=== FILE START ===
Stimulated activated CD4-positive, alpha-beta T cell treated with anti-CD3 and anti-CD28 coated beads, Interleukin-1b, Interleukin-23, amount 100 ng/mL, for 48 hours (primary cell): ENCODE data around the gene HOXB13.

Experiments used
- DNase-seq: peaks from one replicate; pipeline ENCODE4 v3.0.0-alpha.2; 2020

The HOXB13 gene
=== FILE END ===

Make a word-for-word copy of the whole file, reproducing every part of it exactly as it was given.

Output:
Stimulated activated CD4-positive, alpha-beta T cell treated with anti-CD3 and anti-CD28 coated beads, Interleukin-1b, Interleukin-23, amount 100 ng/mL, for 48 hours (primary cell): ENCODE data around the gene HOXB13.

Experiments used
- DNase-seq: peaks from one replicate; pipeline ENCODE4 v3.0.0-alpha.2; 2020

The HOXB13 gene